Monday, April 16, 2018

The Suffragette Scandal--Some of The Best Romance Dialogue Ever!

I haven't reviewed a suffragette novel in 2018.  It's about time that I did.  Suffragettes are my favorite historical subject. I'm so glad that I had a chance to read The Suffragette Scandal by Courtney Milan.  This historical romance is causing me to revise my Romance Top Ten of All Time list.  I should have redone it when I read the Jewish Regency Miss Jacobson's Journey by Carola Dunn in 2016 (which I reviewed here) but I completely forgot.  This means that the two titles at the bottom of my top ten fall off the list leaving The Black Knave by Patricia Potter, a Scottish version of The Scarlet Pimpernel, rounding out the top ten. 


The Suffragette Scandal was such fun!  The heroine of this romance, Frederica Marshall, known to her friends as Free, is the owner/editor of a woman's newspaper in England in 1877.    One of my favorite moments in the book is when she tells the hero Edward Clark that if he ever needs an exclamation point, he should come to see her because she has a whole box of them. 

She really does have a box of exclamation points.  Printing was done with moveable type.  So each page in a newspaper had to be set with little replicas of each letter and punctuation mark.  I'm borrowing from Free's box of exclamation points for this review.  I've used two of them.

It's often said that Jane Eyre is the grandmother of historical romance, but I think that The Suffragette Scandal is directly descended from Shakespeare's Much Ado About Nothing where Beatrice and Benedick have some really great dialogue exchanges.  I was thinking of Benedick calling Beatrice "my lady disdain" while I read this book.  Free could easily be a second "my lady disdain".   Her agile tongue can outwit all the other characters.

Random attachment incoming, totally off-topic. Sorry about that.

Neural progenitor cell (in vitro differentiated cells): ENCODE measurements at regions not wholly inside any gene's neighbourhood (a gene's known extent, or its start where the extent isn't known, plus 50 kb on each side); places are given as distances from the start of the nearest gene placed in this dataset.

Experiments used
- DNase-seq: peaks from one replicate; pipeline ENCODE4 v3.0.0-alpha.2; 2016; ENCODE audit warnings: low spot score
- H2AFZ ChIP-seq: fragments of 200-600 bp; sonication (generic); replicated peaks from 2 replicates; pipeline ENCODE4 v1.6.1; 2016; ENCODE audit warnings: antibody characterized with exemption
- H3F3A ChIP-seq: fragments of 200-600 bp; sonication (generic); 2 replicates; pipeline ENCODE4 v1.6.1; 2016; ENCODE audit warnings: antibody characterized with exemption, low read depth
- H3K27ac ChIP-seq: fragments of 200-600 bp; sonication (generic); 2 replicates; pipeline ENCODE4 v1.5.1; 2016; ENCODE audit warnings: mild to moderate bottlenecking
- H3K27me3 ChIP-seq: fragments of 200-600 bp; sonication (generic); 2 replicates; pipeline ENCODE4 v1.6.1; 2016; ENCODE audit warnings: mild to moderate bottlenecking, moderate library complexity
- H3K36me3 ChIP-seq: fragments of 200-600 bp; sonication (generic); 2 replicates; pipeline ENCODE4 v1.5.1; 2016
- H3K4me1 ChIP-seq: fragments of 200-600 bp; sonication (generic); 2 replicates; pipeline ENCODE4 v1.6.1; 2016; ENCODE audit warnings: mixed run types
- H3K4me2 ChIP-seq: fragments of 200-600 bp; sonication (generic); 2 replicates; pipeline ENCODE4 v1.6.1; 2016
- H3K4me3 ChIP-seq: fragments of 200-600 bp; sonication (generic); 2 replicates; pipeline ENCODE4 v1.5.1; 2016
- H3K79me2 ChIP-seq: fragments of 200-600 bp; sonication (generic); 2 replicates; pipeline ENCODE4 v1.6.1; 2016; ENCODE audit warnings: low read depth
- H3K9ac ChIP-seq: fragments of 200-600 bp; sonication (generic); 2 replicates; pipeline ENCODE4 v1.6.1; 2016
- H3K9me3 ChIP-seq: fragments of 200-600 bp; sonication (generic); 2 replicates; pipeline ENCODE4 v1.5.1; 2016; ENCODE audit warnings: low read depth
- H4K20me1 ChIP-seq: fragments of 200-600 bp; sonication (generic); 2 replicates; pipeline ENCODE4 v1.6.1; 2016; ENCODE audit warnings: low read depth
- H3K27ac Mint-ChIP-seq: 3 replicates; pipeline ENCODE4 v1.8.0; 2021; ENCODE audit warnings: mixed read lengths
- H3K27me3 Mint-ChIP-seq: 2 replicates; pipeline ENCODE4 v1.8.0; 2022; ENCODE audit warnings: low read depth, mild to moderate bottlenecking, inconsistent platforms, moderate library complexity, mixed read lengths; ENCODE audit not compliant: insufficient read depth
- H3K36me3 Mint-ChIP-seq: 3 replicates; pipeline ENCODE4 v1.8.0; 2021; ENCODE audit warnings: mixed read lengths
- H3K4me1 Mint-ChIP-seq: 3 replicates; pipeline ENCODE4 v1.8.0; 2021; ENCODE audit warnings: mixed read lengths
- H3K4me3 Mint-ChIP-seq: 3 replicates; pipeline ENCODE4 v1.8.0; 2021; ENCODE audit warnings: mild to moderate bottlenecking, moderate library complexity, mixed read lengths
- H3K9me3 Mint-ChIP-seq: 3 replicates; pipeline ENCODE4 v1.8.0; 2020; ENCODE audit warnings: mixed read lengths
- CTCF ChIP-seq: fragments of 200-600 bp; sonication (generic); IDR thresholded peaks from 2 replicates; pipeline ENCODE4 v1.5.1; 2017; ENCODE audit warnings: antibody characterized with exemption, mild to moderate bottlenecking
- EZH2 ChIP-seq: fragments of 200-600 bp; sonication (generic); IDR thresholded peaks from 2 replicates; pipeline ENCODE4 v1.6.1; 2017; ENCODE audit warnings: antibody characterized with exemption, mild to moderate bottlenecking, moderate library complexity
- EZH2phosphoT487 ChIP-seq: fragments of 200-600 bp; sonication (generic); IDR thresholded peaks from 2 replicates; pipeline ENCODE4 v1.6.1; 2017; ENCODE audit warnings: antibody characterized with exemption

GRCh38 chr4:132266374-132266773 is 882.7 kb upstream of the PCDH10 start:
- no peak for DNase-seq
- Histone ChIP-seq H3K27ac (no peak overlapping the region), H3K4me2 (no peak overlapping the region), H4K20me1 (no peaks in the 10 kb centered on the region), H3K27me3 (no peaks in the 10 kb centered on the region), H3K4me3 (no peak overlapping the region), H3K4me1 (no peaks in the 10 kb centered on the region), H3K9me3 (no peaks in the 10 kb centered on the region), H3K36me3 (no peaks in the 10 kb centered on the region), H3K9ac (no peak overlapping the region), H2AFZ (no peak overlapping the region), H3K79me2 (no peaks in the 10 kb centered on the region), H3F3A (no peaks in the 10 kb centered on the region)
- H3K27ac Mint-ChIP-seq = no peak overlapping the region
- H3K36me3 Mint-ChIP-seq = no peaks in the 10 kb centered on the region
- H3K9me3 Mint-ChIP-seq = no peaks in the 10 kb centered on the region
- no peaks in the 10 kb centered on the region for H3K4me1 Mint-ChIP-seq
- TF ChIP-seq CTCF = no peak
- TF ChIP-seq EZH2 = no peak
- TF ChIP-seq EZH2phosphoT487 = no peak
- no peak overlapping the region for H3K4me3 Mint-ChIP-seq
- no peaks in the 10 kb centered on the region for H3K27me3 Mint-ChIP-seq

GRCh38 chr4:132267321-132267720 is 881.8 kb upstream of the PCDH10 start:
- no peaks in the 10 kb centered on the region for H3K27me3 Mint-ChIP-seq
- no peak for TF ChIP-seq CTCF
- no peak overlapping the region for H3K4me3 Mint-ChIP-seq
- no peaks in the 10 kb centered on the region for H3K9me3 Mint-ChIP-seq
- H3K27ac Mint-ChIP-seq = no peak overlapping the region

Aside from the dialogue, there's also a dramatic plot with threats to the newspaper, arrests at a suffragette rally, blackmail and forgery.  Free's background is amazing because it includes all the risks she took to publish exposés of institutions and businesses that were harming women.

  Edward, the hero, is unconventional because he rejects the class driven values of Victorian society.  This makes him an outcast from his aristocratic family.  His life has been a hard one, but he's a survivor with many talents.  I loved him almost as much as Free.

In the Author's Note, Courtney Milan reveals what I suspected about the inspiration of her feminist heroine.  She is modeled on Nellie Bly, the 19th century American investigative reporter.  I've linked a article about her life.  The image of her below is a public domain photo from Wikipedia. 


Those who say that historical romances which contain feminist heroines are all inauthentic are wrong.  Nellie Bly really existed.  There were suffragettes.  Romance writers can draw on a rich heritage of strong women throughout history.   I give The Suffragette Scandal high marks for being a feminist romance that is hugely entertaining.


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